Effectively combating terrorism in the West will require a more robust understanding of the radicalization process, and a better appreciation for the strategies and tactics that might be used to counter – and potentially reverse – violent radicalization.
By Alex Wilner for ISN Insight
Terrorism begins and ends with the radicalization process. At some point, individuals who contemplate killing in campaigns of political violence come to accept that murder in the name of a particular cause or ideology is both feasible and just. As Brian Michael Jenkins, terrorism expert at the RAND Corporation, explains: “Terrorists do not fall from the sky. They emerge from a set of strongly held beliefs. They are radicalized. Then they become terrorists.”
The radicalization process
When individuals adopt extreme political, social or religious ideals that condone, legitimize and endorse the use of political violence, terrorism is a potential – and often likely – outcome. Radicalization is the process by which individuals are introduced to and come to accept particular beliefs, ideologies and worldviews that facilitate violent behavior. It is a personal (and at times interpersonal) process that entails psychological and intellectual transformations, in which mental, emotional and cognitive changes take place. The result is an individual both motivated and prepared to pursue politically-driven violence.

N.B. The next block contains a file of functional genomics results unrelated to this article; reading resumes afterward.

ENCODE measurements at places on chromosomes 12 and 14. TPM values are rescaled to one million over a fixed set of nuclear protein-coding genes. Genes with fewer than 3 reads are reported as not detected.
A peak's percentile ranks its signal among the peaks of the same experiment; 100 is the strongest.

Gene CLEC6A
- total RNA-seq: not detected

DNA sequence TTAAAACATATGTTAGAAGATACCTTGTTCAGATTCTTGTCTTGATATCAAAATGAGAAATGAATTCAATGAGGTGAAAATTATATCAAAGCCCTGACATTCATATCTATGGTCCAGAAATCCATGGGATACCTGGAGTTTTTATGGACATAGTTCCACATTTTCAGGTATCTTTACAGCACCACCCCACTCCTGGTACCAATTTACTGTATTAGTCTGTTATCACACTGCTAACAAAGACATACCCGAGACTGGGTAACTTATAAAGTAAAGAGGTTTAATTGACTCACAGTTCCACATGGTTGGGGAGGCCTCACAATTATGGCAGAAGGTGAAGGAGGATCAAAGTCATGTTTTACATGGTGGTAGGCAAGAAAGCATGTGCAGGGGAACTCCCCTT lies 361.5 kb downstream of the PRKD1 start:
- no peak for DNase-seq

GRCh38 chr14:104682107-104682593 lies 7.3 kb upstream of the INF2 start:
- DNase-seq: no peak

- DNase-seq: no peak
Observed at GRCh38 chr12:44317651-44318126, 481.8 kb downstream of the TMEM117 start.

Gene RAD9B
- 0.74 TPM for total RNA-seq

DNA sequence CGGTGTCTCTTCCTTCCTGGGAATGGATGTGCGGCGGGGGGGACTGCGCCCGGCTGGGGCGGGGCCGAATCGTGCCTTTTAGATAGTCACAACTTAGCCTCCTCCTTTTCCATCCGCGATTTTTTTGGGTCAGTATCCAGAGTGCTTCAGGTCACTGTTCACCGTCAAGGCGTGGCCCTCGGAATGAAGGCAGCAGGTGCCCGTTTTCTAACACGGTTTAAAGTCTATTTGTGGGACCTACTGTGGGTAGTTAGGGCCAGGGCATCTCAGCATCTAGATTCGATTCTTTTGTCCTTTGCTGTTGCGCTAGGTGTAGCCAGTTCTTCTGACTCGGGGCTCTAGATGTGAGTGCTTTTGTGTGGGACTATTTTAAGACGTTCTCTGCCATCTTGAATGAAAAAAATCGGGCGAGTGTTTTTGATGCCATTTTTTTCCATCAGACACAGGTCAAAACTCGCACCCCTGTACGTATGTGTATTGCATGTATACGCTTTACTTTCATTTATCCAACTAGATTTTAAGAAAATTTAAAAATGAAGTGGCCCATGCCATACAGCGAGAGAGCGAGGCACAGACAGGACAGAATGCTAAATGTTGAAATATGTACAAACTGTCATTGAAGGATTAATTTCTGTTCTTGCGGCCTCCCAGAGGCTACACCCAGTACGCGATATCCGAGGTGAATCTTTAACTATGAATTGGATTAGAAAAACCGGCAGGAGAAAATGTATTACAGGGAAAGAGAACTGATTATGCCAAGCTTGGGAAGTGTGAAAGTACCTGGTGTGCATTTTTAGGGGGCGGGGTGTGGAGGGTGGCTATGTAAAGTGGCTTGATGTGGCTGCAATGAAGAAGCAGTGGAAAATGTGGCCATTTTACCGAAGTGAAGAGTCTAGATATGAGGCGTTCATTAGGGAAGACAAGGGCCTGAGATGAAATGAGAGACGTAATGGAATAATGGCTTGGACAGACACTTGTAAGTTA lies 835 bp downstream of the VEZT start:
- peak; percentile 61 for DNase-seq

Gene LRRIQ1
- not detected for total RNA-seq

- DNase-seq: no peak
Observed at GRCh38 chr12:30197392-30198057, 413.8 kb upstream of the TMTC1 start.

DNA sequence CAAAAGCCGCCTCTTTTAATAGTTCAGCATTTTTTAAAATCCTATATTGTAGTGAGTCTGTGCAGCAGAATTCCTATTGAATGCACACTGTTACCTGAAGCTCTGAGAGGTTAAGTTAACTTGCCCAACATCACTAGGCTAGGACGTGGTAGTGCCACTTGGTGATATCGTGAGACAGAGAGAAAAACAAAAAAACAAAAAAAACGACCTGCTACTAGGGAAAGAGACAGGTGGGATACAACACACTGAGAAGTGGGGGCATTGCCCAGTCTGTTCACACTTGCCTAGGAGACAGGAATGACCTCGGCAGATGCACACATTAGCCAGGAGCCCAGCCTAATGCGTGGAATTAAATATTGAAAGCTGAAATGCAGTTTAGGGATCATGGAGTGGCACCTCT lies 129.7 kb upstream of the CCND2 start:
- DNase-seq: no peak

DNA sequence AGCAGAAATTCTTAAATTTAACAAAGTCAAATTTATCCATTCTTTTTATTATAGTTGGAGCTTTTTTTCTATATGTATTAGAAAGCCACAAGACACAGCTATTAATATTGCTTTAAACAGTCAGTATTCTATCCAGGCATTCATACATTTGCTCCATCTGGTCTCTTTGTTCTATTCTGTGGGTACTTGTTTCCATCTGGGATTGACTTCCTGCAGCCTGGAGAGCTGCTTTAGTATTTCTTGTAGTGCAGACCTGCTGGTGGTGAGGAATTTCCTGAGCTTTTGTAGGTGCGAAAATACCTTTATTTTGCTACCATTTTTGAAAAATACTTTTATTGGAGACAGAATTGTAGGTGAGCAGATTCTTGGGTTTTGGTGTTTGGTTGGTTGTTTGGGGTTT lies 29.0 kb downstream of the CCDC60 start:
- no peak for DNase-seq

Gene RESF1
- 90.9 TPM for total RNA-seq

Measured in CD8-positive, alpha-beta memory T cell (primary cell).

To a certain degree, radicalization in the West is nothing new. For decades, violent ethno-nationalists, separatists and right- and left-wing groups have used violence, including terrorism, in the name of their ideology and in the hope of reaching their socio-political goals. But today, it is primarily Islamist radicalization that concerns policymakers, given Islamist terrorists’ willingness and ability to conduct indiscriminate, mass-casualty attacks against civilians. After having adopted extremist Islamist beliefs, some western nationals – including naturalized immigrants, first-, second- and third-generation immigrants and Muslim converts – go on to orchestrate acts of violence against their fellow citizens. Perpetrators often take their lead from global developments and purposefully tie their acts of violent defiance to reflect perceived international grievances. Homegrown Islamist terrorists target fellow nationals in hopes of affecting change in their government’s local, regional and international policies.